I recently asked a question pertaining to why both men and women believers were baptised in water although only males were circumcised. One of the answers by SupportiveDante said that Hugh of St. Victor was quoted by St. Thomas as saying:
"... the circumcision of the flesh was given to men alone, for the
Sacred Scriptures customarily represented the soul by the masculine
sex, but the flesh by the feminine, so that it would be manifest that
circumcision conferred sanctification on souls, but did not remove the
corruption of the flesh." (Aquinas, Sentences IV, D. 1 Q. 2 A. 2.2.SC)
That strikes me as a view that could only be held by someone who did not believe that God created woman in His own image, given that God is not made of matter, but is Spirit. I could be wrong about that, of course: but it seems to imply that man is supremely a spiritual being, while woman is merely fleshly.
Consulting a Catholic book on the matter of virginity in the early church period, there seemed to be a point made about the immense virtue of never engaging in carnal (fleshly) sex. Virginity was written of as a kind of martyrdom. While it is true that both men and women could choose to remain virgins for their entire lives, women who did this seemed to be viewed in greater awe, perhaps because of Catholic views about perpetual virginity, as they thought of regarding Mary.
Further, given the following views of women as merely designed by God to bear children, it is clear that many in church institutions had a very low estimation of women as carnal, physical creatures who could even detract men from their higher, spiritual purposes as made in the image of God. First, Boniface Ramsey mentioned the married Tertullian as speaking highly of marriage prior to falling "prey to the harshness of Montanism, which could hardly distinguish between marriage and fornication." (Cf. Exhort. cast. 9) Beginning to Read the Fathers, p.137, Boniface Ramsey, Paulist Press, 1985
He also refers to Methodius of Olympus writing (in the third century) that, "Only when [Adam] consorts and keeps company with corruption does he become corrupt." (Symposium 3.7 Ibid. p.61) This is another harkening back to the garden of Eden and the woman tempting the man.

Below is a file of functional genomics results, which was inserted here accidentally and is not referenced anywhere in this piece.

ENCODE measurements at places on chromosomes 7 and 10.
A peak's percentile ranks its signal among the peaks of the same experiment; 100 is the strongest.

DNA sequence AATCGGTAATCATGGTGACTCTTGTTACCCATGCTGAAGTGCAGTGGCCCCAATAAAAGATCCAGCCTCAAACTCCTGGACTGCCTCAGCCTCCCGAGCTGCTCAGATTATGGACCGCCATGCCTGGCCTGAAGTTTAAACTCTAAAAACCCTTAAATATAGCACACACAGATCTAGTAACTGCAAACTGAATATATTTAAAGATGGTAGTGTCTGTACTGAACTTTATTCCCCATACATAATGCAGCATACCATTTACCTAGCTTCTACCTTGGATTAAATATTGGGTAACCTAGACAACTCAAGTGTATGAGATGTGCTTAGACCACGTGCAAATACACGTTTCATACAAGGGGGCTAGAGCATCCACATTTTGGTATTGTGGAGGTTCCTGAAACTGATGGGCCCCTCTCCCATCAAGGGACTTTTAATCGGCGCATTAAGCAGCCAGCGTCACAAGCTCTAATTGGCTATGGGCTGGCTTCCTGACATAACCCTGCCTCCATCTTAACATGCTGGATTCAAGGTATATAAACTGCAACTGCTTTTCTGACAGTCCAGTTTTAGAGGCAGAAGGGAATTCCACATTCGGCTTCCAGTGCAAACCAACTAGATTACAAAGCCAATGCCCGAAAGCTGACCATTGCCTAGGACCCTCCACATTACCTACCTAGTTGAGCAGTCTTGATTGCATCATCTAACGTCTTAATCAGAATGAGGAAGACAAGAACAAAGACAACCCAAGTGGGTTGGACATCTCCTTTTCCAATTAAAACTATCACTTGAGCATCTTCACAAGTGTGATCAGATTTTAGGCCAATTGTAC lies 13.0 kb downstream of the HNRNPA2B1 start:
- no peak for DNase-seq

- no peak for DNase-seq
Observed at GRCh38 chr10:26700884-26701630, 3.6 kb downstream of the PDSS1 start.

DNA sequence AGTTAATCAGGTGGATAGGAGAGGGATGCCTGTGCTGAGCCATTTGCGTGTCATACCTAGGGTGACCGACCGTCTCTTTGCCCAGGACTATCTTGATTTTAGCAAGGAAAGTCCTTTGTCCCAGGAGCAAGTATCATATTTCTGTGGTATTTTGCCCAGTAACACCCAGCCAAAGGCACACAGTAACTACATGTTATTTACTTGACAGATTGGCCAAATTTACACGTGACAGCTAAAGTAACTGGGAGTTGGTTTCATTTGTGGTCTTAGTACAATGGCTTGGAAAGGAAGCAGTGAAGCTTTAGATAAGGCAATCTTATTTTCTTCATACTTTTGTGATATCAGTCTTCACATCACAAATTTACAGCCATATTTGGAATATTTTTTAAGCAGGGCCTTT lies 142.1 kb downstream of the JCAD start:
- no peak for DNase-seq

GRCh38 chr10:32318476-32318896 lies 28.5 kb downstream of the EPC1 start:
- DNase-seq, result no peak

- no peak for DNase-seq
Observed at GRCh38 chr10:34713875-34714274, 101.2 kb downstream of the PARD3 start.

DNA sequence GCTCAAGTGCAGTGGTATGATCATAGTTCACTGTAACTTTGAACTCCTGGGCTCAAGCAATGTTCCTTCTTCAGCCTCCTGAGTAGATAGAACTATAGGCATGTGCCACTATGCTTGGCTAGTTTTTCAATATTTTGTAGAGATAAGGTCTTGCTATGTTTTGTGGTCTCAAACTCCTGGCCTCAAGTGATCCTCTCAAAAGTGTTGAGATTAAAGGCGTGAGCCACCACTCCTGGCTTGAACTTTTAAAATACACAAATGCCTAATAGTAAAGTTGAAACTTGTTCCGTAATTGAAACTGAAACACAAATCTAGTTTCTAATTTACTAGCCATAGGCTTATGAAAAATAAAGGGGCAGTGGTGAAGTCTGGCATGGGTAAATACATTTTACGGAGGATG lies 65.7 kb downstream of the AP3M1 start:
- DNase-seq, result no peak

Now here is Ramsey's point about Augustine's view of woman being created for no other purpose than to help the man beget children - a purely physical role, unlike man's higher, spiritual role:
"Underlying this view of the incompatibility of married life and the
pursuit of anything serious on a husband's part, it goes without
saying, is the demeaning attitude toward women in classical antiquity.
A woman's overarching reason for existence was to bear children; for
companionship it was usually assumed that a man would seek out the
company of another man. Augustine expresses the position well in
commenting on the creation of Eve from Adam's side..." [The quote ends with Augustine saying that God could just as easily have created a man from Adam's side. "Consequently, I do not see what help a woman is to a man if not for childbearing." To read the
full words of Augustine, commencing, "If the woman was not made for the man in order to help him in begetting children, for what purpose was she made...?" consult De Gen. ad litt. 9.5.9.] Ibid. Ramsey
I have come across similar views in Protestant literature. It is a centuries-old demeaning view of women as being lower creatures than man and certainly spiritually and intellectually lower; that woman was simply a physical creation, while man was spiritual by virtue of being created in the image of God.